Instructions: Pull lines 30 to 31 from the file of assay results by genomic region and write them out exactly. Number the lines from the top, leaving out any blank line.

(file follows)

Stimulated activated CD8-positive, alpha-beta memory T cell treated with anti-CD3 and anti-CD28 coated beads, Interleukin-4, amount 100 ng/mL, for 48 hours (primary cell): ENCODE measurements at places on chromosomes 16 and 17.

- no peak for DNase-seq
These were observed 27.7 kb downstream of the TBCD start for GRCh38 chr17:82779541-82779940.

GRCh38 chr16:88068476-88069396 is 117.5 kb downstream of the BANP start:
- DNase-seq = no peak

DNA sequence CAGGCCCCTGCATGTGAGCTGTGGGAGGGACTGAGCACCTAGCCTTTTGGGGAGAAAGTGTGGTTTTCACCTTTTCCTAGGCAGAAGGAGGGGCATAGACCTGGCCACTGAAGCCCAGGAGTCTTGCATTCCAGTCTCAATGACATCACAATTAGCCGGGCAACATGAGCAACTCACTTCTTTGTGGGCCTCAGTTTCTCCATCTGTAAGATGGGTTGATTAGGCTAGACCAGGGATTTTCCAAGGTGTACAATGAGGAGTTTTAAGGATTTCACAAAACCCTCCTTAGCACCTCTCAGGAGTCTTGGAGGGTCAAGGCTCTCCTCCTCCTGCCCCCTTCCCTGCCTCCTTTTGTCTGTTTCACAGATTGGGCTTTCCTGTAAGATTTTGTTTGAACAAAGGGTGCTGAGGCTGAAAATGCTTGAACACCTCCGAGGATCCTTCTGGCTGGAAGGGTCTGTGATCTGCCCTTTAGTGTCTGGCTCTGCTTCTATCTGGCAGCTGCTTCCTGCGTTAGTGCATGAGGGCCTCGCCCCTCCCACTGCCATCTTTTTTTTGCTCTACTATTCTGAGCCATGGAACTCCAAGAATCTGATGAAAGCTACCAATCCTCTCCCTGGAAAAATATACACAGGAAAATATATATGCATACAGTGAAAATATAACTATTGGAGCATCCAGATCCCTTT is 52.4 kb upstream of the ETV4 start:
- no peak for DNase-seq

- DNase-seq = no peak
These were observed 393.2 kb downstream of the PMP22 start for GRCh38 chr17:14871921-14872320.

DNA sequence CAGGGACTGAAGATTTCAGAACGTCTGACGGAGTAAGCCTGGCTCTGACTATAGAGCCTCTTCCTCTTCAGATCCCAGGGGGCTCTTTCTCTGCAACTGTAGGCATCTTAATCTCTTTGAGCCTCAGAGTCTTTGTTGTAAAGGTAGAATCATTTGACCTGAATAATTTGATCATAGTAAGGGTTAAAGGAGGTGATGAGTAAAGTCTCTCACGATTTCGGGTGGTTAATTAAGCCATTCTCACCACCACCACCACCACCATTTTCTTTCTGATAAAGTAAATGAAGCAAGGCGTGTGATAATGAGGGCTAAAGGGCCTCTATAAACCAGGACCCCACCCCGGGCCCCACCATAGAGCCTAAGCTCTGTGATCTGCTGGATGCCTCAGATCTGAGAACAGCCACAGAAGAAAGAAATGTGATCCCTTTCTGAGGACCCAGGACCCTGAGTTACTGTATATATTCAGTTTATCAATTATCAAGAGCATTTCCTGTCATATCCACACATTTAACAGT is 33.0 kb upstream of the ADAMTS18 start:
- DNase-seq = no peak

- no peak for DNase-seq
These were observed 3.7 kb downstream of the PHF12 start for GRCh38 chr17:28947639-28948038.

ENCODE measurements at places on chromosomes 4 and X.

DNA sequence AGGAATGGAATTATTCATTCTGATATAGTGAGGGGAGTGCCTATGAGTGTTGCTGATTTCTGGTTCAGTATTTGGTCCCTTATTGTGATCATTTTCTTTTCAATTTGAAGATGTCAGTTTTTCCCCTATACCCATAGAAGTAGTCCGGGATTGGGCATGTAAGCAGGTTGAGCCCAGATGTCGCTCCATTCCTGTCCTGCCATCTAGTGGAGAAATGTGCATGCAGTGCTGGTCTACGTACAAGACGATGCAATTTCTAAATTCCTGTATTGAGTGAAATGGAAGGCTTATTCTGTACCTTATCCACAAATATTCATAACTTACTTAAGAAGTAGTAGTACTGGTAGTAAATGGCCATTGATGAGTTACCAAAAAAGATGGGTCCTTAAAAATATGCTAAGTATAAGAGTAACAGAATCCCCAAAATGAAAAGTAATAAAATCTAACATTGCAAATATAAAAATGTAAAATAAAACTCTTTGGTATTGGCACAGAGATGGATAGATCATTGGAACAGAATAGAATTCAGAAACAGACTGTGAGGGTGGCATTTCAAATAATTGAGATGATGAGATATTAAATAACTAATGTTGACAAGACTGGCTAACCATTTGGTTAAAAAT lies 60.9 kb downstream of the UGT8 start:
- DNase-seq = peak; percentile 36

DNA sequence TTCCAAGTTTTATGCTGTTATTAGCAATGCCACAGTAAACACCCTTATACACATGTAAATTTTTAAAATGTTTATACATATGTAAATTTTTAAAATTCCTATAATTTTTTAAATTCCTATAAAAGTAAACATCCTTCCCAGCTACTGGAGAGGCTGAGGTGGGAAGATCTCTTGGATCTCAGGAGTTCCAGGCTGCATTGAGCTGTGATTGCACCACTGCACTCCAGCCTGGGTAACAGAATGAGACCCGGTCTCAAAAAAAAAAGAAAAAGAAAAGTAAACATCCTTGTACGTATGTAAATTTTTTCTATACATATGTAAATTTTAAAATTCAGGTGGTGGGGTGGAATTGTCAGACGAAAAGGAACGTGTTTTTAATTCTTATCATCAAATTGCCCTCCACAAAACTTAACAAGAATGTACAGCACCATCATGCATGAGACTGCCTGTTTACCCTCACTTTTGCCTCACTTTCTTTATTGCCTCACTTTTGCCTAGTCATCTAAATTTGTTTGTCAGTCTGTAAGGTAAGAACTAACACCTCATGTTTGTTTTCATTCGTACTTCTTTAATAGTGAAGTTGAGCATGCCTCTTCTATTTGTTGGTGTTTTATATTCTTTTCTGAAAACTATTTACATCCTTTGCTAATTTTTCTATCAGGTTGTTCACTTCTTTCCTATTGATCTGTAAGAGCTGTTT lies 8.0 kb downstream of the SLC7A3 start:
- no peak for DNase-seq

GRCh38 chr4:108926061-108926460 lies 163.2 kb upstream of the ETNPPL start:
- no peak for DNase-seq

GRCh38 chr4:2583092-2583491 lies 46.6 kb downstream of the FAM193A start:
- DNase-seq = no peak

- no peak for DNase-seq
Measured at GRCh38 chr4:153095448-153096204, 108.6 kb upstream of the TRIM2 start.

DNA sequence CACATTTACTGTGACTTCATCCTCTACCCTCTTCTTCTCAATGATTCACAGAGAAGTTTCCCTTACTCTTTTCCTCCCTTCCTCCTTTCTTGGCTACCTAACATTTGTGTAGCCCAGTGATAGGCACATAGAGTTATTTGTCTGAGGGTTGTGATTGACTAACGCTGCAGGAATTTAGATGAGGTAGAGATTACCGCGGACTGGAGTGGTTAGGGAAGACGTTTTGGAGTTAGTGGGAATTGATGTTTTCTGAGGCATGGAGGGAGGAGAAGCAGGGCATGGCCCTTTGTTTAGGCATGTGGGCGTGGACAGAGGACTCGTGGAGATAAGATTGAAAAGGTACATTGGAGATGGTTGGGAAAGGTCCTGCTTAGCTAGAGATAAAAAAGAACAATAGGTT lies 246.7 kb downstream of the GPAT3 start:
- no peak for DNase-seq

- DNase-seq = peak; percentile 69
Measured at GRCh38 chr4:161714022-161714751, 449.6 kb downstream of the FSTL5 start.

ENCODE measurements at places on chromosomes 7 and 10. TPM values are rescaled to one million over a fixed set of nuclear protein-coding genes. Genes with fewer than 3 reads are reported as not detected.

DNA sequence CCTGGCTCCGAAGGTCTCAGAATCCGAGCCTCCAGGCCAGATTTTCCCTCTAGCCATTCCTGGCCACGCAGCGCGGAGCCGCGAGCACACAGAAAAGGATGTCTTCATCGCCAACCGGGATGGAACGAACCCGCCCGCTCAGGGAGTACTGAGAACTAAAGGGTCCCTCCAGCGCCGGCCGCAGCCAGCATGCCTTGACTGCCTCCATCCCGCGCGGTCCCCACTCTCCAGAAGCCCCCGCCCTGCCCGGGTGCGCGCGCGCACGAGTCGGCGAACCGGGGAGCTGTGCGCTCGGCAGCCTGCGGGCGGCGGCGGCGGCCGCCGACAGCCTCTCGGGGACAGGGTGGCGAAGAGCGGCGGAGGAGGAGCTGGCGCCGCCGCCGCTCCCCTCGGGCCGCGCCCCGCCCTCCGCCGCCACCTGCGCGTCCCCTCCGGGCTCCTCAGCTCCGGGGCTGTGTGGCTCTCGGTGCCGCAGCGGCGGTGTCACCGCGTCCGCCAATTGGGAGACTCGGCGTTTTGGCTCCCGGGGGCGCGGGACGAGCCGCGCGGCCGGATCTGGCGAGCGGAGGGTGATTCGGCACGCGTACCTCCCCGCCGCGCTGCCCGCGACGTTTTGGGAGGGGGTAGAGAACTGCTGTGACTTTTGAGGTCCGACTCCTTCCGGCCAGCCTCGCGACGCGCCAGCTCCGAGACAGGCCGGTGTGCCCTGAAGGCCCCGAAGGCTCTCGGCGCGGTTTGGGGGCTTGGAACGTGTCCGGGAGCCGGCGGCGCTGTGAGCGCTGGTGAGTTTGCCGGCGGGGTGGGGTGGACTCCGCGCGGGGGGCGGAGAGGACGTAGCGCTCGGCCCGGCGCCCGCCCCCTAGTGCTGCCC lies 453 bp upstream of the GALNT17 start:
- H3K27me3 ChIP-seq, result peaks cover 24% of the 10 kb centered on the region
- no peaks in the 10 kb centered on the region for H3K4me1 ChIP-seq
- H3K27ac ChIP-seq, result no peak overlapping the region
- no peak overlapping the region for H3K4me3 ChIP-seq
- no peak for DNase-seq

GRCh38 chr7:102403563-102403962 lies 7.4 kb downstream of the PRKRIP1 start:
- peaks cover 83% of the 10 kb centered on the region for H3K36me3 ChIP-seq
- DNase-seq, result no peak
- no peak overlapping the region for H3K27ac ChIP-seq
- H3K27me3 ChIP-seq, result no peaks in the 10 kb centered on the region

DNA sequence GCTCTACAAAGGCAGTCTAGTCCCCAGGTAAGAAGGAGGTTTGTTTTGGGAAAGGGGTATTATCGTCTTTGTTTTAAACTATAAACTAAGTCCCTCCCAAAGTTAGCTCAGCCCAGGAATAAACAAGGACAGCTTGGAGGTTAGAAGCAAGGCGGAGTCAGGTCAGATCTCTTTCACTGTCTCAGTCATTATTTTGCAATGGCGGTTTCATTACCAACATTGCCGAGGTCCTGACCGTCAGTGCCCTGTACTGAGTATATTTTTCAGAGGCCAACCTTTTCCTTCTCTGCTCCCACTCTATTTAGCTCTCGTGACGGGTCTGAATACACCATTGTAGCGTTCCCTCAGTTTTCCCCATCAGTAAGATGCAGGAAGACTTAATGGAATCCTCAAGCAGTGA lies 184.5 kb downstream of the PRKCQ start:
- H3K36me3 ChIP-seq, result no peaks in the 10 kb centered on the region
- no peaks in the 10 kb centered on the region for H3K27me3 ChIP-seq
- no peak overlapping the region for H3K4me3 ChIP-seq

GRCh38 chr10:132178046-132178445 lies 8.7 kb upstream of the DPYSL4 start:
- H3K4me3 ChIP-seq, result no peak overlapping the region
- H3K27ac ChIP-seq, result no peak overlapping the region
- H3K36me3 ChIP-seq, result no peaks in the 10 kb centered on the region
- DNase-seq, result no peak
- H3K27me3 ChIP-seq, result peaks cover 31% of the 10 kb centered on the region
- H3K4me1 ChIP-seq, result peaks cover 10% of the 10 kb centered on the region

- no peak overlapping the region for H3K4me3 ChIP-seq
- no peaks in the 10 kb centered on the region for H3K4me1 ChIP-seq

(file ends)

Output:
DNA sequence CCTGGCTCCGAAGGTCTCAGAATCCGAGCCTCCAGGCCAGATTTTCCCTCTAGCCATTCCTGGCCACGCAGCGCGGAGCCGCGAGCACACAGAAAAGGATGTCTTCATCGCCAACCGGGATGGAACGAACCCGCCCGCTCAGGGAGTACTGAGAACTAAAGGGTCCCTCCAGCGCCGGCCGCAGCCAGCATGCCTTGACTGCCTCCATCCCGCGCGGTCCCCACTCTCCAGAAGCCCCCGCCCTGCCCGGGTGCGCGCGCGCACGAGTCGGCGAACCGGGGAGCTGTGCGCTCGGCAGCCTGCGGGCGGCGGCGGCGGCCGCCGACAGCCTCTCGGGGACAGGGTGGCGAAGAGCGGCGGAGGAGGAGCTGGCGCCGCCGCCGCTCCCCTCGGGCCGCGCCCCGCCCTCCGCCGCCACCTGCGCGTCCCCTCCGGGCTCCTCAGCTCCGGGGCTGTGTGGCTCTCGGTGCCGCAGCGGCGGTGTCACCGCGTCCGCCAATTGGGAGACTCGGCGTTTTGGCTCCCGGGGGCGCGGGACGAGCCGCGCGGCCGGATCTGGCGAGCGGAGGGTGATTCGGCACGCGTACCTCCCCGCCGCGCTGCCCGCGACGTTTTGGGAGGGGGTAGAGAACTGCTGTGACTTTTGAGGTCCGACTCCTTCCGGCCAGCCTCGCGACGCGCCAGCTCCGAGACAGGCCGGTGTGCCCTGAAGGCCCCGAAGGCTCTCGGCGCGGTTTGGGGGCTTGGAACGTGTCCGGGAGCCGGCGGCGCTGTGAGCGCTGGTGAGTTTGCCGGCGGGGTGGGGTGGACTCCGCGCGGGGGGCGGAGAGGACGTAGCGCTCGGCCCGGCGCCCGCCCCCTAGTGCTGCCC lies 453 bp upstream of the GALNT17 start:
- H3K27me3 ChIP-seq, result peaks cover 24% of the 10 kb centered on the region